Eighty four percent of seniors and WIC clients surveyed said they were eating more fresh fruits and vegetables as a result, and 97% said they planned to use the market the following year.

The MFM project has also opened up new markets for one local farmer so far the farmer benefited from this new outlet for his crops. Although, if all real costs were considered, the Mobile Farmers Market is not yet an economically self-sufficient means of delivering fresh produce.

However, the Threshold Foundation has great potential and a variety of options are available to MFM.

Although we gained approval from Pennsylvania’s Housing Development Corporation (HDC) to sell produce at subsidized senior housing sites some of the sites turned our service down some of those sites that turned us down have already called to sign up for next season’s deliveries.

However the Lancaster City run was not as forthcoming as we had hoped this first year. We did have customers that really looked forward to our coming but for the most part a lot of the residents who did our survey a few months before we started had moved or began working low paying jobs at all kinds of hours and days. It was difficult to schedule a time that worked for all or most of the residents. We also found that same issue with the mixed low income apartment complexes what we mean by mixed is complexes where elderly and young adults with families live.

Participation Summary

Education & Outreach Activities and Participation Summary

Participation Summary

Education/outreach description:

The mobile market promotes itself by driving through the neighborhoods and drawing attention with its bright colors and logos. In the beginning, we utilized existing networks, event tabling, and door knob hangers to inform residents about the truck that they saw driving through their neighborhoods. Word-of-mouth has also been an important form of advertising for us.

Additionally, we often bring the mobile market to community events, and sometimes offer taste tests, and also use articles in local newspapers. To get the word out in the elderly communities, the managers of the facilities promote for us. The managers advertise on their in-house station that show coming events to the residents. They also include the dates that we are coming in a monthly newsletter and the put posters in the lobby and other areas where the senior frequently go.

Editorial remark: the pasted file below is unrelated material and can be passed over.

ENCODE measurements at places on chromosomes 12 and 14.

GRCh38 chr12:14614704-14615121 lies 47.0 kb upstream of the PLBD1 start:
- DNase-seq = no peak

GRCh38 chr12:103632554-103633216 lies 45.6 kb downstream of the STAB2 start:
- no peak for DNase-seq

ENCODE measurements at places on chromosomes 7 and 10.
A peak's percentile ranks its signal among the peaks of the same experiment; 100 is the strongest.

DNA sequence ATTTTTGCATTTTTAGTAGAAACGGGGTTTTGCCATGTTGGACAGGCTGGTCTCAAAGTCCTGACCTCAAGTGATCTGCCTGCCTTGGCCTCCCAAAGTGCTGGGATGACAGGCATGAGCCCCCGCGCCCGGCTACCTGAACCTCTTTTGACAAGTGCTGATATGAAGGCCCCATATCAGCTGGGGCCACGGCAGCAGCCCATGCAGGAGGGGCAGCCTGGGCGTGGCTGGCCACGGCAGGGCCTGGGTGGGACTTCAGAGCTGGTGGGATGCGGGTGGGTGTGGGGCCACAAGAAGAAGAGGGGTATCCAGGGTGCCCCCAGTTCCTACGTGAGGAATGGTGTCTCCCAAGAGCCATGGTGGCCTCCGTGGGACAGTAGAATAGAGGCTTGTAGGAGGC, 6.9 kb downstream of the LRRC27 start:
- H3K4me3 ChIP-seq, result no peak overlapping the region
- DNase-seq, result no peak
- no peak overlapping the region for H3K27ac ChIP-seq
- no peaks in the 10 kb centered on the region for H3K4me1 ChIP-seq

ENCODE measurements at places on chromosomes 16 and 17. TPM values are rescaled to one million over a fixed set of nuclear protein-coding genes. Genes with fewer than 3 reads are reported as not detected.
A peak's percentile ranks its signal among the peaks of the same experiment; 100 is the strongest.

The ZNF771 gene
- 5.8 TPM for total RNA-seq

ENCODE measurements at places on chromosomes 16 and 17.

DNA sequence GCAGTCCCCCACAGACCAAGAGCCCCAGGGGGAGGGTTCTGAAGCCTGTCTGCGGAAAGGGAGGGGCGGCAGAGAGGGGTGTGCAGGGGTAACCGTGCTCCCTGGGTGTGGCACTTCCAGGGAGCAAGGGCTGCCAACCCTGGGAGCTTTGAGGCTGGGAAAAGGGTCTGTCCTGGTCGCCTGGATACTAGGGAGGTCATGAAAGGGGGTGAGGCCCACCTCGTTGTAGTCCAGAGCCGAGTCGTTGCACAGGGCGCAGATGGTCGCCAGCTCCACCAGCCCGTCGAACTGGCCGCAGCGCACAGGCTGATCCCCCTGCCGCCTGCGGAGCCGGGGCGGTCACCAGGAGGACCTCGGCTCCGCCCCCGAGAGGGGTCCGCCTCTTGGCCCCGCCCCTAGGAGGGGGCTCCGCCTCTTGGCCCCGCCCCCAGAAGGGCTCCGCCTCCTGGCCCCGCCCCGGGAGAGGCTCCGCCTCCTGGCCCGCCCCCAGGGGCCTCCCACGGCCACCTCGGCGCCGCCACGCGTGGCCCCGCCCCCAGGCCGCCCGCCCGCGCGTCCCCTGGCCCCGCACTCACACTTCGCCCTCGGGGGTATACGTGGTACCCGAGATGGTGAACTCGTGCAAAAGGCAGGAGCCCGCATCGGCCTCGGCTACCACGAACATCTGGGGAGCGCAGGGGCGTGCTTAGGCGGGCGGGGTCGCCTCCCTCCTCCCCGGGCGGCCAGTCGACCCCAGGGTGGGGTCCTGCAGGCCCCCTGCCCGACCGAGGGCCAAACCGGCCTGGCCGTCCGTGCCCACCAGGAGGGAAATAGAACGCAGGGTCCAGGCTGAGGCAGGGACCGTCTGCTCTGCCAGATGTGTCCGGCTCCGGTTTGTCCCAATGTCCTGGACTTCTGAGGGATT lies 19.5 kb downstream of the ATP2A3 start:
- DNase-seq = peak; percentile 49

Project Outcomes

Project outcomes:

From June to early October, 2009, the Threshold delivered fresh produce to 14 different senior citizens centers and independent living facilities in Philadelphia, Coatesville and Lancaster County and circulated through low income areas of Lancaster City selling the fresh produce using a small box truck outfitted with shelves and coolers to carry the produce.

The organization kept records of financial transactions, which showed that sales totaled $12,611.

Of the 12,987 pounds delivered through this system, 1,562 was produced by the organization’s garden, 718 more pounds then last years’ 844 pounds.

It is estimated that the Mobile market has served between 800 and 1,000 customers most of who were return customers.

Both city residents and seniors who regularly shopped with us really looked forward to our coming.

Assessment of Project Approach and Areas of Further Study:

Future Recommendations

In addition to purchasing produce at local auction we recommend making arrangements to purchase produce from farmers at farmers’ markets on the same day that you sell it to your customers.

It would be good to have an entry ramp and a sound system so that you are heard driving in the neighborhood, also having refrigeration and solar panels for electricity.

The need to continue to document research on a mobile market for 3-5 years we feel is very important.

We recommend conducting an annual survey focused on customer service and product quality so that you can continue to offer your community the products it desires to purchase.

Other ways of limiting travel time may be by taking orders and having one person in the neighborhood take neighborhood orders and becoming the drop off spot for all orders in their neighborhood.

In developing a mobile market, it is important to be articulate and realistic about your goals for the project and be aware that financial success is unlikely for at least the first 3 to 5 years. Although the mobile market model has many positive and worthwhile attributes, it will not make lots of money. Be prepared to subsidize the project continually and recruit funders who are willing to support the project based on the mission even as it loses money. You also have to have board members that understand the mission of the project even as it loses money.

Any opinions, findings, conclusions, or recommendations expressed in this publication are those of the author(s) and do not necessarily reflect the view of the U.S. Department of Agriculture or SARE.